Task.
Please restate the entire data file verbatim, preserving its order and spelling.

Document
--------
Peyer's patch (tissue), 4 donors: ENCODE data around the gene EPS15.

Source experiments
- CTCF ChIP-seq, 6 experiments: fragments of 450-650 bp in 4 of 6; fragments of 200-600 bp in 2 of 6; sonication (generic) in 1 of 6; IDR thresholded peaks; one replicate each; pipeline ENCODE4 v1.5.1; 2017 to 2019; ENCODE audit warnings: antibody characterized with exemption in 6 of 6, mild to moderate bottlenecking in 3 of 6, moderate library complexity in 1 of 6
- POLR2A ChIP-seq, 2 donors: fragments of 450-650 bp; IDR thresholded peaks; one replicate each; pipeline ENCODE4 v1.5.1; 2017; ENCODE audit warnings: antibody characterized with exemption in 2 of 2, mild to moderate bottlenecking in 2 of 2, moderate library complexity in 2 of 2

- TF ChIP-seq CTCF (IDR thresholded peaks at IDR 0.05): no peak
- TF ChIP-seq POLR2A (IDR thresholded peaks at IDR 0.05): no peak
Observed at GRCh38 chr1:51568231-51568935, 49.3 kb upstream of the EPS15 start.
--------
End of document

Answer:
Peyer's patch (tissue), 4 donors: ENCODE data around the gene EPS15.

Source experiments
- CTCF ChIP-seq, 6 experiments: fragments of 450-650 bp in 4 of 6; fragments of 200-600 bp in 2 of 6; sonication (generic) in 1 of 6; IDR thresholded peaks; one replicate each; pipeline ENCODE4 v1.5.1; 2017 to 2019; ENCODE audit warnings: antibody characterized with exemption in 6 of 6, mild to moderate bottlenecking in 3 of 6, moderate library complexity in 1 of 6
- POLR2A ChIP-seq, 2 donors: fragments of 450-650 bp; IDR thresholded peaks; one replicate each; pipeline ENCODE4 v1.5.1; 2017; ENCODE audit warnings: antibody characterized with exemption in 2 of 2, mild to moderate bottlenecking in 2 of 2, moderate library complexity in 2 of 2

- TF ChIP-seq CTCF (IDR thresholded peaks at IDR 0.05): no peak
- TF ChIP-seq POLR2A (IDR thresholded peaks at IDR 0.05): no peak
Observed at GRCh38 chr1:51568231-51568935, 49.3 kb upstream of the EPS15 start.